Dec. 20, 2007 Researchers at The University of Texas Medical School at Houston have discovered an association between genes regulating glucose metabolism and spina bifida. The decade-long study looked at more than 1,500 DNA samples from parents and their children with that birth defect.
UT Medical School researchers tested variants in a dozen genes that take part in glucose metabolism to look for a link between genetic variation in affected children and spina bifida. Each affected child’s parents were also studied, as well as DNA from unaffected control samples. The samples were gathered from study participants in Houston, Los Angeles and Toronto.
Published in the Jan. 2008 issue of the journal Reproductive Sciences, the study titled “Genes in Glucose Metabolism and Association with Spina Bifida,” found an association between variants in three glucose metabolism genes and spina bifida. Glucose metabolism is the way the body uses its major fuel, which is sugar.
“We are trying to find out what causes this neural tube defect. It has been recognized through epidemiological studies for a number of years that there was a connection between high glucose levels, either due to maternal diabetes or obesity and having a child with spina bifida,” said co-author Hope Northrup, M.D., professor and director of medical genetics in the Department of Pediatrics at the UT Medical School. “Our goal is to identify variations in specific genes of glucose metabolism that are important in the process, thus enabling us to more specifically determine the underlying problem.”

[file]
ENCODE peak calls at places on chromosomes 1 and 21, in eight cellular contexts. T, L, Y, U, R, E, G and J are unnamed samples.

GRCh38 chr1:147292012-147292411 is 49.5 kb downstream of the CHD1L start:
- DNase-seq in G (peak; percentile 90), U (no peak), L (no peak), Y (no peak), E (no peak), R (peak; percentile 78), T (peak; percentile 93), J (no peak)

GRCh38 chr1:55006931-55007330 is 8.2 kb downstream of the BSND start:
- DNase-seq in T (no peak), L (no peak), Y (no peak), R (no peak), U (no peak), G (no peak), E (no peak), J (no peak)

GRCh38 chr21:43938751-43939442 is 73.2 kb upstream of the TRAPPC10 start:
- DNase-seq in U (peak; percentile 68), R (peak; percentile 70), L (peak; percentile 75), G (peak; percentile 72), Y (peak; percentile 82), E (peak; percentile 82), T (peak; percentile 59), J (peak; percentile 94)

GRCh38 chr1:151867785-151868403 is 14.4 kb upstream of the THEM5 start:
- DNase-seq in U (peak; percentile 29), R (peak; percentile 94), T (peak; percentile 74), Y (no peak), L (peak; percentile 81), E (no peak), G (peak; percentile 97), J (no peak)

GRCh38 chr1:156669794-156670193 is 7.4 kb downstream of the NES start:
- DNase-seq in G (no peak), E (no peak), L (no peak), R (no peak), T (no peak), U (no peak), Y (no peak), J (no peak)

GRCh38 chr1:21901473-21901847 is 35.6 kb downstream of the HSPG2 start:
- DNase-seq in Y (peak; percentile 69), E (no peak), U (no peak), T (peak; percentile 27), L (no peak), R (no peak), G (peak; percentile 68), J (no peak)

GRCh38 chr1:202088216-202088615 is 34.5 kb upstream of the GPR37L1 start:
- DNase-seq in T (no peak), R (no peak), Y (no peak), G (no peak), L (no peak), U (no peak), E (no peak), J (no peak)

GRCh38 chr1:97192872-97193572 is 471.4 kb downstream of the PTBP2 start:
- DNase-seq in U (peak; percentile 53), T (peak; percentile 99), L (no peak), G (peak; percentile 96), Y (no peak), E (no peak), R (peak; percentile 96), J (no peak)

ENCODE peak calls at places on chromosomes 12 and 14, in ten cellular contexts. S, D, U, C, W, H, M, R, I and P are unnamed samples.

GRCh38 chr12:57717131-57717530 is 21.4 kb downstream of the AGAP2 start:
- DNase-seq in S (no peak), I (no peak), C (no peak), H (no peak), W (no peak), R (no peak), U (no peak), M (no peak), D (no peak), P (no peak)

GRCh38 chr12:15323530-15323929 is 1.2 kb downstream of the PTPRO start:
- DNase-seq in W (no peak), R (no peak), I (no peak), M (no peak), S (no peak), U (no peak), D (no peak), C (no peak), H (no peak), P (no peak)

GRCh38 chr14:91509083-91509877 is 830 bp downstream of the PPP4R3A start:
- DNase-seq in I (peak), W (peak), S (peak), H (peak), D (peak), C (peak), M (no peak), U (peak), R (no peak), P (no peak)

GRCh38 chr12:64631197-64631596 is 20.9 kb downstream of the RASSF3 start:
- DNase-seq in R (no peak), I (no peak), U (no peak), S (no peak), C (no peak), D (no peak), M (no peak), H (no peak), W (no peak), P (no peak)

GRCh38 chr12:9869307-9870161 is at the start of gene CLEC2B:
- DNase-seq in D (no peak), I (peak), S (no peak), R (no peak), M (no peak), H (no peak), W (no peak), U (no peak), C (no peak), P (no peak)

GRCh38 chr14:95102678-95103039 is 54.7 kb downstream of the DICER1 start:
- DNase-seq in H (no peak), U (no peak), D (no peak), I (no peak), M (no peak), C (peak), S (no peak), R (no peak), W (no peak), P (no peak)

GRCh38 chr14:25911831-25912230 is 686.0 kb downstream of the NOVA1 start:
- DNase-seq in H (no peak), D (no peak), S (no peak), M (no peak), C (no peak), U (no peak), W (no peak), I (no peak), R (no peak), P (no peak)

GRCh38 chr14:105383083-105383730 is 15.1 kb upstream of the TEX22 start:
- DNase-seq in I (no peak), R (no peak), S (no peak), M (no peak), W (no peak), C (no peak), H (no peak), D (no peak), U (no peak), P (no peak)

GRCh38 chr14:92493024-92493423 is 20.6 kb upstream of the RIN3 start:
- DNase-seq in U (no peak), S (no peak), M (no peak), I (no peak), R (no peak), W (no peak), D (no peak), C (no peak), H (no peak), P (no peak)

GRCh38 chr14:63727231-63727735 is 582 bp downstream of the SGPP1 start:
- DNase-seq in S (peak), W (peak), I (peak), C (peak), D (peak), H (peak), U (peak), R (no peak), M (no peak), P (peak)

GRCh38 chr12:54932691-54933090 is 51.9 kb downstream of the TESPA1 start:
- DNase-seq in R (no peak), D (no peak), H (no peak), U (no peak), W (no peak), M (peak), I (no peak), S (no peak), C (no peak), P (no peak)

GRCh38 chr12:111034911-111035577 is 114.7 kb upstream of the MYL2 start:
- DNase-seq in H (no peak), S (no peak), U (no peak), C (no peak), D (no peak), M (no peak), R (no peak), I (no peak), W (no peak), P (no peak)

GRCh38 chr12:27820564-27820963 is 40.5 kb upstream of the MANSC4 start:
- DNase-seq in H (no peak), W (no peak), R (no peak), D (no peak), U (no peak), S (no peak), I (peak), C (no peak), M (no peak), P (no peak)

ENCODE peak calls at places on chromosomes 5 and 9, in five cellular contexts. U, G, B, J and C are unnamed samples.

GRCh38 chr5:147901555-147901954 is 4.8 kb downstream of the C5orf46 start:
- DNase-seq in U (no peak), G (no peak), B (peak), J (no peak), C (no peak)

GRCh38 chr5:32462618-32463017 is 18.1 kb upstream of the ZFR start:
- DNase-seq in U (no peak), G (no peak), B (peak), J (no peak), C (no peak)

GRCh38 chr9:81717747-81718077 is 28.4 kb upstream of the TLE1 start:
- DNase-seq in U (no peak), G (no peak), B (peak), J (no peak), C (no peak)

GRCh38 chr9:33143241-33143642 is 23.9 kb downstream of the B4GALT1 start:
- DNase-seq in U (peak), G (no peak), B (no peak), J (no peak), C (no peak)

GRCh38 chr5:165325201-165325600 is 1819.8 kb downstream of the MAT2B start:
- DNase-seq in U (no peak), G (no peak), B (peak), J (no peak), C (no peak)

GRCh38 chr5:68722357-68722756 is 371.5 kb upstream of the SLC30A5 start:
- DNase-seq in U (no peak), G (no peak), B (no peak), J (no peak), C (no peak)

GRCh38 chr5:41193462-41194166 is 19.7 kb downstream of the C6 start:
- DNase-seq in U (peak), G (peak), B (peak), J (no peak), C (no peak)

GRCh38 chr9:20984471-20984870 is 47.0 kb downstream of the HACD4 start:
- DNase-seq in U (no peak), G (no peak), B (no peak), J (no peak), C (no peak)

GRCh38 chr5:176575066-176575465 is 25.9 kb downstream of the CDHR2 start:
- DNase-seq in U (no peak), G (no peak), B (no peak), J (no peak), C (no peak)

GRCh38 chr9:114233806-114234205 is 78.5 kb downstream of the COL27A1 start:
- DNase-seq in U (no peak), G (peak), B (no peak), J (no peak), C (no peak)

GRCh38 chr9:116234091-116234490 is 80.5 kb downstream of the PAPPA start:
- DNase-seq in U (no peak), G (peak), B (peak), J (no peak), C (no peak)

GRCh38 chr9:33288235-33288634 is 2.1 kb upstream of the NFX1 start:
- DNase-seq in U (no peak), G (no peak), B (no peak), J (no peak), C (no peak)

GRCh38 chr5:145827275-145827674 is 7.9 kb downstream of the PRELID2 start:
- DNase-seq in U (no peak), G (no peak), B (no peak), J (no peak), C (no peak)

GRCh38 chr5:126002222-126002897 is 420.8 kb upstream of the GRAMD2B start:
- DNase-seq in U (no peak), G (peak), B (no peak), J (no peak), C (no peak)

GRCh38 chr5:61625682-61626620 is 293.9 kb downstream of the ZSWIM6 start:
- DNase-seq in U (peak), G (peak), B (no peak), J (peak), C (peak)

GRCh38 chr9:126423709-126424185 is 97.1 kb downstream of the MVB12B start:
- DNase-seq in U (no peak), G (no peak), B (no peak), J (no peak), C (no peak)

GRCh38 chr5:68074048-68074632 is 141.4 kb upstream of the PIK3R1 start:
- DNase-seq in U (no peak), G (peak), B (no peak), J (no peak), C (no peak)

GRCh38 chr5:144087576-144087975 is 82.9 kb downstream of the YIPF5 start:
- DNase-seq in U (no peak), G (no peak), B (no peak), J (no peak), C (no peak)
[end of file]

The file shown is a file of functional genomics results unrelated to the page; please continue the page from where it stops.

Spina bifida is the most common permanently disabling birth defect in the United States, according to the Spina Bifida Association. It happens when the spine of the baby fails to close during the first months of pregnancy. It occurs in seven out of 10,000 births in the United States. According to the Spina Bifida Association of Texas, a Hispanic woman is twice as likely to have a child with this crippling birth defect. In Texas, nearly two out of every 1,000 babies born have spina bifida.
Northrup said this study supports why women need to maintain a healthy weight throughout their childbearing years, and beyond.
“This is important from a practical standpoint because neural tube defects are more common in pregnancies complicated by maternal diabetes and maternal obesity, and our study suggests a mechanism for this association,” said Manju Monga, M.D., professor and director of maternal and fetal medicine in the medical school’s Department of Obstetrics, Gynecology and Reproductive Sciences. “In the United States, Mexican-American women have the highest rates of neural tube defects and they are also at increased risk for obesity and adult-onset diabetes, so this study may be especially relevant to pregnant women in Texas.”
Another way women can reduce their risk of having a baby with spina bifida: take 400 micrograms of folic acid daily. The number of cases could be reduced by as much as 70 percent.
The lead author of the study is Christina Davidson, M.D., who was a fellow in the Department of Obstetrics, Gynecology and Reproductive Sciences at the UT Medical School. She currently is at Baylor College of Medicine.
Co-authors at the UT Medical School, along with Northrup, include: Terri M. King, Ph.D.; Kit Sing Au, Ph.D.; Irene Townsend, R.N. Others are: Jack M. Fletcher, Ph.D., University of Houston; and Gayle H. Tyerman, M.D., Shriners Hospital for Children, Los Angeles.
The study was funded with grants from the National Institutes of Health and Shriners Hospital for Children.
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The above story is reprinted from materials provided by University of Texas Health Science Center at Houston.
Note: If no author is given, the source is cited instead.